Who benefits most?
In some ways, this schedule ensures that each NFC North team will be playing 10 divisional games this season. There are many similarities between the general styles of the Black and Blue and AFC North. Minnesota's defense should match the intensity of the physical offenses of Pittsburgh and Baltimore. Green Bay's offense shouldn't be surprised by the 3-4 defense, but its own defense won't have the advantage of surprise, either. It's too early to make specific predictions, but it's safe to say that whoever has the divisional advantage in the NFC North will also fare best against the AFC North.
Posted by ESPN.com's James Walker
After going 7-8-1 against the deep NFC East in 2008, the Baltimore Ravens, Cincinnati Bengals, Cleveland Browns and Pittsburgh Steelers should have a relatively easier interconference schedule this season against the NFC North.
But to turn a more manageable matchup on paper into reality on the football field, here are several keys for the AFC North:
1. Tame the Lions: No team wants to be the first to lose to the Detroit Lions, who went winless in 16 games last season. This is especially the case for the AFC North, which is expected to be very competitive. The Lions should be outmanned against every division team. The Steelers, Ravens, Browns and Bengals all could use an easy victory, because there won't be many on the 2009 schedule. Therefore, it's important for the AFC North to take advantage of its games against the lowly Lions.2. Baffle Jay Cutler:
|Byron Hetzler/US Presswire|
|Former Denver quarterback Jay Cutler, now with the Bears, will face tougher interconference matchups this season.|
3. Handle the "Williams Wall": The pending four-game suspension against Minnesota Vikings defensive tackles Kevin Williams and Pat Williams was put on hold last week. But the Browns, who play host to Minnesota in the season opener, were the only team affected by the decision. The Vikings play Baltimore in Week 6, Pittsburgh in Week 7 and Cincinnati in Week 14. So the best-case scenario is at least three AFC North teams will have to deal with the "Williams Wall" regardless. Running directly at the Williamses hasn't worked in the past. Stretching players to test the perimeter might be the best approach.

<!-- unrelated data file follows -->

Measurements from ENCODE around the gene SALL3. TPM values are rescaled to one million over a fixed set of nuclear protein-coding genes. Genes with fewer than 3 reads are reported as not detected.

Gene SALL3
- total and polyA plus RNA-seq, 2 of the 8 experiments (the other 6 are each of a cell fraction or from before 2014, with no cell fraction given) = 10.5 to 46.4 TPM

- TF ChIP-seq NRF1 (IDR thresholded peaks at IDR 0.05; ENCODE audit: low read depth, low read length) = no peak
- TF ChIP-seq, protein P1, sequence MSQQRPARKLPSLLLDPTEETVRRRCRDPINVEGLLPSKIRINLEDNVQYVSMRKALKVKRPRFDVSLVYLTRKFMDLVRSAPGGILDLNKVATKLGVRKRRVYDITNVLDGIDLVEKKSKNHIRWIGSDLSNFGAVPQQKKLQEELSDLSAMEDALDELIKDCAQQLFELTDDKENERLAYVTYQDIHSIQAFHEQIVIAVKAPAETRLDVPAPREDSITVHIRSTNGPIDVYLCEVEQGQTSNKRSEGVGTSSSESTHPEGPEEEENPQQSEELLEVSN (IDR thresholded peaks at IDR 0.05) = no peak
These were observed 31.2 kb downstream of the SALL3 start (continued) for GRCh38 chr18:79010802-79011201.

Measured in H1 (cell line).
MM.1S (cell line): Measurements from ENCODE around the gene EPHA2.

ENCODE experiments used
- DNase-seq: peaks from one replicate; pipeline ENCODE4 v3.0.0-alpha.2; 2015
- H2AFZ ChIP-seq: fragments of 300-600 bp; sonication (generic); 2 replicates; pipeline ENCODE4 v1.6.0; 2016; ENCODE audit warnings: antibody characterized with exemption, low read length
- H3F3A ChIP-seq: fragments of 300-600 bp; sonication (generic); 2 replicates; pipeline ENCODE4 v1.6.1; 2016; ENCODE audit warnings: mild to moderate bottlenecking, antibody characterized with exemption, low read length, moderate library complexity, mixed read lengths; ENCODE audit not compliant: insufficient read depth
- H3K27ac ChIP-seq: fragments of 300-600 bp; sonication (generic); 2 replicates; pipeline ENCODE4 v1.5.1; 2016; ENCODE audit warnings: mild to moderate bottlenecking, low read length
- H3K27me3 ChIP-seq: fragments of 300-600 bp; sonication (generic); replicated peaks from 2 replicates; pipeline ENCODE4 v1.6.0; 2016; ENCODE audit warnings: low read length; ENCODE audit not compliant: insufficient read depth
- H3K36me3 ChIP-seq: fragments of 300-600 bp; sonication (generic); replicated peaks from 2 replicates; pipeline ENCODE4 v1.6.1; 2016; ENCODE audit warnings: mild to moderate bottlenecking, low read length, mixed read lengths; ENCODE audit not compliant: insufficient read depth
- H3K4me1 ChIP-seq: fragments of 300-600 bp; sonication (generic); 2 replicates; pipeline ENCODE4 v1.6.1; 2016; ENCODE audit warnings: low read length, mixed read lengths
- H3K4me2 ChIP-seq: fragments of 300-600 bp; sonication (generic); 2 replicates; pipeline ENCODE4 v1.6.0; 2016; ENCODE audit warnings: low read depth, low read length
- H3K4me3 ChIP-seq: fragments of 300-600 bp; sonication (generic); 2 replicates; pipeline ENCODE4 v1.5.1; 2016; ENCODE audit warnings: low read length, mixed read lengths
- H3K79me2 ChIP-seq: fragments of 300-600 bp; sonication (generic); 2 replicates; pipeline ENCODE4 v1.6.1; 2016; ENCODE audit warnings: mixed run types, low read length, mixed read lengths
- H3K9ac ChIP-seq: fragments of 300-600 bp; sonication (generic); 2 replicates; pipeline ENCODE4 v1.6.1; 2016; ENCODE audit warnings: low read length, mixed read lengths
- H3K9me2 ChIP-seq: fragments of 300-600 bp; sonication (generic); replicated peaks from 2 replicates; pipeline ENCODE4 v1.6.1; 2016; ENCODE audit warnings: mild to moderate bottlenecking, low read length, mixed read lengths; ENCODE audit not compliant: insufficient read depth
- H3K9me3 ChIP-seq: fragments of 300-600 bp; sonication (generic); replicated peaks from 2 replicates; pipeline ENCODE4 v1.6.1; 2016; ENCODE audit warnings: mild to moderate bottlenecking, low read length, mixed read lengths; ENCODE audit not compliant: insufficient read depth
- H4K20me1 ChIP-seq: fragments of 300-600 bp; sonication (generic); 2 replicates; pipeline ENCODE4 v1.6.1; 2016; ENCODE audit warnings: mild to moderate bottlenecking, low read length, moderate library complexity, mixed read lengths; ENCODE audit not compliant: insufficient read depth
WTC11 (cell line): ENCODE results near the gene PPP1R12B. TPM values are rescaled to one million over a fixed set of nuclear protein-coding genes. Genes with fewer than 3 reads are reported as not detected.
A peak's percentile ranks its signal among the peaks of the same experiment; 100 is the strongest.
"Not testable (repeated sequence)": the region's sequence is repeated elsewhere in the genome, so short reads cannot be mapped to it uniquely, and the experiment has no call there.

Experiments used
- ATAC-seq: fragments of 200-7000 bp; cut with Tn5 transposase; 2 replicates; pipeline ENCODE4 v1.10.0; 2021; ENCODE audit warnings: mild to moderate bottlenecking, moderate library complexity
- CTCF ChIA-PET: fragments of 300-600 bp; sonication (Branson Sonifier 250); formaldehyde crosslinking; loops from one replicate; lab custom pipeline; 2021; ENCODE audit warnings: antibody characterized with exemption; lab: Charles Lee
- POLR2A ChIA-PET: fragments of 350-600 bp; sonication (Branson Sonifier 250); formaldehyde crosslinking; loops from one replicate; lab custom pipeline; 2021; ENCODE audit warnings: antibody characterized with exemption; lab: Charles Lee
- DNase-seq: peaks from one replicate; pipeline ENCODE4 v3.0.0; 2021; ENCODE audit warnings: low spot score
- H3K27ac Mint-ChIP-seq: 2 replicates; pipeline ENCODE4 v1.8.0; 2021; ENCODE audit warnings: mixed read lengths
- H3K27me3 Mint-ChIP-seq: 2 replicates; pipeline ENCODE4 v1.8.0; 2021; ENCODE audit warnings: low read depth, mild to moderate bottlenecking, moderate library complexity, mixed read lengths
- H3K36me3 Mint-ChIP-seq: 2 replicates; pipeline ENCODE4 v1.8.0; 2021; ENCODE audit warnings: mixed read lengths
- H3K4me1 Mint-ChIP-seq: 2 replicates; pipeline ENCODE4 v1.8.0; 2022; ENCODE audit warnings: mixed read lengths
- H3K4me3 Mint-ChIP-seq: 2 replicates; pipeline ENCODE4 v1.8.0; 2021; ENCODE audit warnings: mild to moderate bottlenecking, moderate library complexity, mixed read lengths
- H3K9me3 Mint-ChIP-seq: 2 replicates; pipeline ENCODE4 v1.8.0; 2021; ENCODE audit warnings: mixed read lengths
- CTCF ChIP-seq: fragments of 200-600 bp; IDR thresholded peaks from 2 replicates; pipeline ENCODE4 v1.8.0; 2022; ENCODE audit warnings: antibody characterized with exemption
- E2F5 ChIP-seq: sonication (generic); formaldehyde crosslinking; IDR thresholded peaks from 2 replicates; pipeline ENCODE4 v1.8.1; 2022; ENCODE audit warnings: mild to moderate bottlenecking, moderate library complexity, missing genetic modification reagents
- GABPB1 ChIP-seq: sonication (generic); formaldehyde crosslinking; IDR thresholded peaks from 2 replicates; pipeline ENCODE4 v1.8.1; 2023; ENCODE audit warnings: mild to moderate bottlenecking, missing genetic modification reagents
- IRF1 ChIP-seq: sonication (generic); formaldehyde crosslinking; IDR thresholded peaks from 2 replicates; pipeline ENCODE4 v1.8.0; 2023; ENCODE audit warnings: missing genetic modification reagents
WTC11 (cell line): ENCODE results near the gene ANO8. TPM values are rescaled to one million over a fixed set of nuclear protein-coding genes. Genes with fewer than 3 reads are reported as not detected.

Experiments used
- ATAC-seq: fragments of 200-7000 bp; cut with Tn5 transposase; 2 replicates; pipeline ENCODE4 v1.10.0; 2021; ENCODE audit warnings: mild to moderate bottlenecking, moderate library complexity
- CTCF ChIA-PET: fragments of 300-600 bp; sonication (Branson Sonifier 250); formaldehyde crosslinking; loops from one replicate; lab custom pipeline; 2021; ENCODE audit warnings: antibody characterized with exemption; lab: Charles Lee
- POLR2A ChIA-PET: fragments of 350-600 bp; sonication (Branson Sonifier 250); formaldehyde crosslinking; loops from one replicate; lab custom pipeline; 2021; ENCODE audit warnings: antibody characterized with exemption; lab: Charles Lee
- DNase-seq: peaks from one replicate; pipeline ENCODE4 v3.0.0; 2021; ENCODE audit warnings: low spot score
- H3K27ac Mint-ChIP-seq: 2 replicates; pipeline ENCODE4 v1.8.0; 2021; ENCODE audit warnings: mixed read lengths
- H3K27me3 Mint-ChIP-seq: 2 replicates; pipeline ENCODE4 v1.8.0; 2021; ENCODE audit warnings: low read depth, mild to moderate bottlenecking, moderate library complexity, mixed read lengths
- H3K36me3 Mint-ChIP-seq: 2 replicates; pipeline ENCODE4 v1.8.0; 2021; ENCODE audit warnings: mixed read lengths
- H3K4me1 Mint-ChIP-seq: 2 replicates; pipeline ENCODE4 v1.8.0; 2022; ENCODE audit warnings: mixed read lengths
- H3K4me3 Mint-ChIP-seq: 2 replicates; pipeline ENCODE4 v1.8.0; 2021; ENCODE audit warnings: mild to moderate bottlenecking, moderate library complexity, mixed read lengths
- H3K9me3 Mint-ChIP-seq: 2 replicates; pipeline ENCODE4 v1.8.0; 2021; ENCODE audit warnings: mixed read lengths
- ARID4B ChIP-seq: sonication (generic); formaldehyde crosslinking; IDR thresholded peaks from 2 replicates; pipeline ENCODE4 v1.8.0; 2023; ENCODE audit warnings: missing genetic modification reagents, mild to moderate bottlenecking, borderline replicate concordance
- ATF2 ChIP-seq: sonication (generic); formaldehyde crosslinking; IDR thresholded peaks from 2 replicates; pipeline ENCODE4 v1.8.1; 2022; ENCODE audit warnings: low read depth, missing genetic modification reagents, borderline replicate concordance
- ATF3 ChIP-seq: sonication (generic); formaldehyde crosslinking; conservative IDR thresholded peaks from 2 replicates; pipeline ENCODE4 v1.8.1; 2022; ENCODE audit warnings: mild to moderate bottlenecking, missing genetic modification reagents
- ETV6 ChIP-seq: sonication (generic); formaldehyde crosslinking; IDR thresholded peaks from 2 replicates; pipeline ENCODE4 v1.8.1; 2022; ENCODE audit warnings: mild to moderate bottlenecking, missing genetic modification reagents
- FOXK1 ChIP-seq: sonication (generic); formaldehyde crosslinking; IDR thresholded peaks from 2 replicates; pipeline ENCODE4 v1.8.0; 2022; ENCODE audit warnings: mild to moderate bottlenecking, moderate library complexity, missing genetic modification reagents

4. Contain Adrian Peterson: While we're on the subject of the Vikings, stuffing tailback Adrian Peterson will be a major challenge for the AFC North. Because of the Vikings' struggles at quarterback, many opponents stacked eight in the box in the past and the dynamic Peterson still found a way to have big games. This will be more even difficult if/when quarterback Brett Favre comes out of retirement to join the Vikings, making the team more balanced with a vertical passing game.
5. Take advantage of Green Bay's defensive transition: The Green Bay Packers are trying to make the switch this season to a 3-4 defense, which is no easy task. Just ask the Browns. Cleveland has attempted to implement a successful 3-4 scheme since 2005 with mostly poor results. Green Bay could have similar struggles in the first year under new defensive coordinator Dom Capers, and it's a potential opening for the four teams in the AFC North. The Browns, Ravens and Steelers all play 3-4 defenses, as well. So in many ways, playing Green Bay will have the familiarity of playing a division opponent.
where the AFC North can set the tone against its NFC North counterparts. The Browns will play host to the Vikings in Week 1. In Week 2, the Steelers travel to play the Bears, and Cincinnati travels to Green Bay. These are three early, important games for six of the eight teams that will give one division an early advantage over the other.
7. Steal games on the road: It's natural to expect the AFC North to have the most success against the NFC North at home. But to truly win this year's interconference battle, it's going to take some teams in the AFC North winning on the road. Places like Lambeau Field and Soldier Field can be tough places to play, particularly late in the season when weather becomes an issue. But the division that takes more games on the road probably will come out on top.
Who benefits most?
Of the four AFC North teams, Pittsburgh stands to benefit most in these interconference matchups against the NFC North. Naturally, the Steelers are the largest target in the division as the reigning Super Bowl champions. But they also have the biggest disparity in strength of schedule -- going from the top-rated schedule last season to the No. 29-rated schedule this year. A major reason for this is the interconference switch from the NFC East to the NFC North, and Pittsburgh's talent level should give the Steelers the most favorable matchups.